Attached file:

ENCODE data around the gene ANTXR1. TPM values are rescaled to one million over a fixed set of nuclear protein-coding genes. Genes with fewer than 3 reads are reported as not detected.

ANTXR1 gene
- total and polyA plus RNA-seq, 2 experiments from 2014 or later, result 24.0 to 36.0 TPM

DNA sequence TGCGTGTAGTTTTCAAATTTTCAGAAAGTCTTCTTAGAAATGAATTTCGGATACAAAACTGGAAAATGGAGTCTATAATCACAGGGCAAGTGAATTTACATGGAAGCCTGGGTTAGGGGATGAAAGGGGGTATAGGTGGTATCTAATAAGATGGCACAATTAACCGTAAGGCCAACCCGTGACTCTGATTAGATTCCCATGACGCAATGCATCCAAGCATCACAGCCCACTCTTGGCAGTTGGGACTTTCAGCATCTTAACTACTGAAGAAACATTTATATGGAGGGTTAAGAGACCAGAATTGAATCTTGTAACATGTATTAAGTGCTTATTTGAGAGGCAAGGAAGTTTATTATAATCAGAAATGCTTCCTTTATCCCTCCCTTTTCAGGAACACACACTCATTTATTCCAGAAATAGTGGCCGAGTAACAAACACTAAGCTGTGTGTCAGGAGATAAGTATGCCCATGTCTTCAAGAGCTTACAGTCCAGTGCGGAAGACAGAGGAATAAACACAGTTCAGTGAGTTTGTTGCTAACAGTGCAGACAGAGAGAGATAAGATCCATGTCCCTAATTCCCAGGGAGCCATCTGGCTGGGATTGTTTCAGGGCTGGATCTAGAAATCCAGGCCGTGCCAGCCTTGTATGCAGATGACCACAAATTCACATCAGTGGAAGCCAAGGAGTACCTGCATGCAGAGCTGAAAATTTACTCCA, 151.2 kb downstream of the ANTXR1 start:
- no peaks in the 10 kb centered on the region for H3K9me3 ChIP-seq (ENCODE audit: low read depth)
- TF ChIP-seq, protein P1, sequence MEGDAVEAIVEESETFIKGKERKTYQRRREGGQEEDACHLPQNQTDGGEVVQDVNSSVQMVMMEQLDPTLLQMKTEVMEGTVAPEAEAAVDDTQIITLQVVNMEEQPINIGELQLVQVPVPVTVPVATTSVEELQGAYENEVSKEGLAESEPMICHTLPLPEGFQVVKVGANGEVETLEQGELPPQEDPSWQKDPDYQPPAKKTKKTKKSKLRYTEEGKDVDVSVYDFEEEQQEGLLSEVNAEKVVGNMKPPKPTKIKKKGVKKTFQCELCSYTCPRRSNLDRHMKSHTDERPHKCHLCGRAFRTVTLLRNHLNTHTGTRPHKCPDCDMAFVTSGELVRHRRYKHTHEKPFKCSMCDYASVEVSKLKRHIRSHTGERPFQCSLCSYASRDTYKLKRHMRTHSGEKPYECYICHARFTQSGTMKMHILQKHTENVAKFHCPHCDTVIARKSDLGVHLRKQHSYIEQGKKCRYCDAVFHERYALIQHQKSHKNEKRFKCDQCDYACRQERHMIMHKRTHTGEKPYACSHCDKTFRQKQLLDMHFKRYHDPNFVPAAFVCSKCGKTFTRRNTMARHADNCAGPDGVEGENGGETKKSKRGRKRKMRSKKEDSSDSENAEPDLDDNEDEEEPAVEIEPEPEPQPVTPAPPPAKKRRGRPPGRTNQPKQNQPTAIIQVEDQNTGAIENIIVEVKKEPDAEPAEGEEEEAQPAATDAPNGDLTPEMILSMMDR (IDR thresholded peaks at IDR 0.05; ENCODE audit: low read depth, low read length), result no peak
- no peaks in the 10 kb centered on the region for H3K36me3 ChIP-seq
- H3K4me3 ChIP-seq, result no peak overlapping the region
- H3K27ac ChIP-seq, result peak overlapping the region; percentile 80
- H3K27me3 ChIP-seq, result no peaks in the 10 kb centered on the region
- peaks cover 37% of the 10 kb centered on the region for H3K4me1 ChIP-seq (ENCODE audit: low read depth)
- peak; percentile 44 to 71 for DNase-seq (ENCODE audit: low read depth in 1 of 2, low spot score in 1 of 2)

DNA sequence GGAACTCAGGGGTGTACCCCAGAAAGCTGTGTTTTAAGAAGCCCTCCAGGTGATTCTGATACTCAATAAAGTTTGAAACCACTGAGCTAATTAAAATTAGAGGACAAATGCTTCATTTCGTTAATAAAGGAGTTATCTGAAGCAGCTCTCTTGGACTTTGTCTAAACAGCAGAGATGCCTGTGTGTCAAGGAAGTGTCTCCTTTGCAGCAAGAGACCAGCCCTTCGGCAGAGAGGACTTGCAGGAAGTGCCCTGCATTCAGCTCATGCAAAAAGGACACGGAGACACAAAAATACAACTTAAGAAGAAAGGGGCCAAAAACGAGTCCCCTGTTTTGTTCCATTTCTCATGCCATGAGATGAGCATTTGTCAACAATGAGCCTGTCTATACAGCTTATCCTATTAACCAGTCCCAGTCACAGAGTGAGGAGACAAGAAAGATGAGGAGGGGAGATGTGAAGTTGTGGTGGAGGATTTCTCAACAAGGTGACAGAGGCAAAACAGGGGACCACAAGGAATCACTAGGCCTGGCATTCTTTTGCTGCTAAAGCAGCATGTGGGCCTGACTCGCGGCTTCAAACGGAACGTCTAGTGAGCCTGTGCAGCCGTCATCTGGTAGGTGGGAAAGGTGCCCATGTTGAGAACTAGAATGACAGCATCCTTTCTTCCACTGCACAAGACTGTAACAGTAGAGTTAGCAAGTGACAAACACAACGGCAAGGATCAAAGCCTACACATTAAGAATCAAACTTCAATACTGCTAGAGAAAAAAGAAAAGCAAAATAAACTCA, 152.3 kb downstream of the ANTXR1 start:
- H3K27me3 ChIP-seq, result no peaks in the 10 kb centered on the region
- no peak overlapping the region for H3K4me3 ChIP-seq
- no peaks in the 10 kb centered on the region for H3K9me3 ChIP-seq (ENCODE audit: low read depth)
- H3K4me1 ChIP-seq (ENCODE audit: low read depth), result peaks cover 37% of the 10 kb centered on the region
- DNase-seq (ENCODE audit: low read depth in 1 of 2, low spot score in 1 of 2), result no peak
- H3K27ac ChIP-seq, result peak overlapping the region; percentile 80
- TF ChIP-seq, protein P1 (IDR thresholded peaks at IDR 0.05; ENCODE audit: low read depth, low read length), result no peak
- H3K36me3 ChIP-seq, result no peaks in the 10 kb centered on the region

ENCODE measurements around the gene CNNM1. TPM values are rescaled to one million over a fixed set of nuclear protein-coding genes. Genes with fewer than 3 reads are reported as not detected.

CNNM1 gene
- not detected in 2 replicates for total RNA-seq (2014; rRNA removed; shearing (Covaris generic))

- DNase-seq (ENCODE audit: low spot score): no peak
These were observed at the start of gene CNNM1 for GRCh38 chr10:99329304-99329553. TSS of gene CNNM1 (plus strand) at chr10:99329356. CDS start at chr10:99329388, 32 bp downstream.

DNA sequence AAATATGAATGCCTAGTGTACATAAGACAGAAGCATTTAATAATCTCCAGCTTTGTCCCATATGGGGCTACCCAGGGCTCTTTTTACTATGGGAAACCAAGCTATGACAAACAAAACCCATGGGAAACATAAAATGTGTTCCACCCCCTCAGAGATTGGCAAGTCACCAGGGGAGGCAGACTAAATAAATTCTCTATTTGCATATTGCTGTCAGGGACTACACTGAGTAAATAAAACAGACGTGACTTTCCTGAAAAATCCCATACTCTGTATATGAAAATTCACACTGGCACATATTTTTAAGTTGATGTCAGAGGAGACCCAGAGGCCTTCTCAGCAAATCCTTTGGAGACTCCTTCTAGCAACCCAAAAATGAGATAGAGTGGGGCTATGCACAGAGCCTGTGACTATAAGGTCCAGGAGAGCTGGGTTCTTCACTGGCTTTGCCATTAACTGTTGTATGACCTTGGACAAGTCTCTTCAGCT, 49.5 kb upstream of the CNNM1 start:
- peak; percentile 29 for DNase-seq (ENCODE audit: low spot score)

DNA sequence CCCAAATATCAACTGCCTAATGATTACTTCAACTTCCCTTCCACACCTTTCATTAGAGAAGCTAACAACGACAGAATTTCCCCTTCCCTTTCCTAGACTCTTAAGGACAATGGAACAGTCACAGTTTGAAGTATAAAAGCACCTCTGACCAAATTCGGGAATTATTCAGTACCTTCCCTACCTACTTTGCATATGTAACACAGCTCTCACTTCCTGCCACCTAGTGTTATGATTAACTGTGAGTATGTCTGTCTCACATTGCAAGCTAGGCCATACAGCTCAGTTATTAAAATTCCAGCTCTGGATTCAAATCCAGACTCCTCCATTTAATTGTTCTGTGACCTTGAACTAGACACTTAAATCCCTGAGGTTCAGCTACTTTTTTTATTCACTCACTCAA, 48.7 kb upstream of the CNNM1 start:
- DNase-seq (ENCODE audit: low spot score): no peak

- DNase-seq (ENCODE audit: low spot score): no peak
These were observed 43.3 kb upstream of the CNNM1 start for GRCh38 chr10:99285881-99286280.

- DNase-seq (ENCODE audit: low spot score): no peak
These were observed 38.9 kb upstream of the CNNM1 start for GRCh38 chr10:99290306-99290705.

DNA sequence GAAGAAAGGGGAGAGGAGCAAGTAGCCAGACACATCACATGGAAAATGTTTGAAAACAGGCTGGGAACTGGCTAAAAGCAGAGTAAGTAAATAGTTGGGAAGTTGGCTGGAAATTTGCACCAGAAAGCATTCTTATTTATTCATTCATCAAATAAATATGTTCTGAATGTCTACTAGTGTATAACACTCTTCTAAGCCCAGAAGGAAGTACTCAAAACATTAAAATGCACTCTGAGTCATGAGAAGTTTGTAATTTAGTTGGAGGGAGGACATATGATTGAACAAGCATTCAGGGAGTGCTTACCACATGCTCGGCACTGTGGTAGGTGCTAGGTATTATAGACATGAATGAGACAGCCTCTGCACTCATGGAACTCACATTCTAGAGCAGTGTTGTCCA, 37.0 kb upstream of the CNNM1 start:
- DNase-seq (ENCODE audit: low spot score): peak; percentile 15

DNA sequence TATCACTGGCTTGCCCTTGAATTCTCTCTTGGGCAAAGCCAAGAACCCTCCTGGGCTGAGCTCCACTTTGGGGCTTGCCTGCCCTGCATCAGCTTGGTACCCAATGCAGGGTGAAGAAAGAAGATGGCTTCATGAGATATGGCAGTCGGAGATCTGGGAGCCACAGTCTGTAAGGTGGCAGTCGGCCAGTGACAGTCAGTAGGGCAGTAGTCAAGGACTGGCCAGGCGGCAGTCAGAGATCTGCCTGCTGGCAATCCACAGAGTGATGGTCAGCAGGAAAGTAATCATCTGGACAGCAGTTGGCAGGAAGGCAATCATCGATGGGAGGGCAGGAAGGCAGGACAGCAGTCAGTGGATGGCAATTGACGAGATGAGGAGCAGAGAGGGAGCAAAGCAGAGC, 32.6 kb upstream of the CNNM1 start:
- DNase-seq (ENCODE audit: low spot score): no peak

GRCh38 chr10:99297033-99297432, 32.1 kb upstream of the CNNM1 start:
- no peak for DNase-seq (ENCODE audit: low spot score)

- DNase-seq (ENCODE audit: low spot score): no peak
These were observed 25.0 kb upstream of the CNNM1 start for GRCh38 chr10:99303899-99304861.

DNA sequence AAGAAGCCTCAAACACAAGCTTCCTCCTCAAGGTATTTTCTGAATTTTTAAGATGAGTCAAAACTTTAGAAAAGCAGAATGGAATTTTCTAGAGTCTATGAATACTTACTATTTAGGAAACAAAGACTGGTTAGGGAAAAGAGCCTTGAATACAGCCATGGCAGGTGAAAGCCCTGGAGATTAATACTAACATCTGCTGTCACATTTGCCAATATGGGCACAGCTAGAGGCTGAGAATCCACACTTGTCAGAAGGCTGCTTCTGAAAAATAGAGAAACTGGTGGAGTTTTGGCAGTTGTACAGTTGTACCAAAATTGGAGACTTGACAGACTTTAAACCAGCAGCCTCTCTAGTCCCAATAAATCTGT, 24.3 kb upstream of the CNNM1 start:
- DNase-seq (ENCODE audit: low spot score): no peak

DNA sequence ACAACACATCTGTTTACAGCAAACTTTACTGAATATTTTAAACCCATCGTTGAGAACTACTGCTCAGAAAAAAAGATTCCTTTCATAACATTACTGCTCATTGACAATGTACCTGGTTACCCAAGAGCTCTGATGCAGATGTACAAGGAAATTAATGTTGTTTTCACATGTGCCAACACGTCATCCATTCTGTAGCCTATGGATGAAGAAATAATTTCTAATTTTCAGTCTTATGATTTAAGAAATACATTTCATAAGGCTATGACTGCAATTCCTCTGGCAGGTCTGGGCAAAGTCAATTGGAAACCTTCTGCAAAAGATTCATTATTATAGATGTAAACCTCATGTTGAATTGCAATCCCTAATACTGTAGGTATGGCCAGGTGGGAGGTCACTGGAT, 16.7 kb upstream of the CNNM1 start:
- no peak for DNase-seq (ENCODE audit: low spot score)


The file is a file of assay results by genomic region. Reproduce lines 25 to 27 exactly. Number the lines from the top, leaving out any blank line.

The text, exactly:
- DNase-seq (ENCODE audit: low spot score): no peak
These were observed at the start of gene CNNM1 for GRCh38 chr10:99329304-99329553. TSS of gene CNNM1 (plus strand) at chr10:99329356. CDS start at chr10:99329388, 32 bp downstream.

DNA sequence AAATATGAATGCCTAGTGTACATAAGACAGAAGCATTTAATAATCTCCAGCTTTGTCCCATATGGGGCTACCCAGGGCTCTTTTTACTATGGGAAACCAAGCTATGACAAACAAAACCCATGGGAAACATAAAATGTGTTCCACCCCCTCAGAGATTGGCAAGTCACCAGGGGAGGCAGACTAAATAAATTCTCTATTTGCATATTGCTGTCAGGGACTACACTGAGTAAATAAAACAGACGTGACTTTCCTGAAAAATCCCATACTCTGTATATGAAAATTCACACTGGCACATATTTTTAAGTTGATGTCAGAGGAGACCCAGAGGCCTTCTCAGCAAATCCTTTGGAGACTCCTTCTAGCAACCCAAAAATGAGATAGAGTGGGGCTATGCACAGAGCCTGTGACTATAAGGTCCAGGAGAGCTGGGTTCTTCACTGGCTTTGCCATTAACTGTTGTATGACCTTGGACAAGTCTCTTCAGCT, 49.5 kb upstream of the CNNM1 start: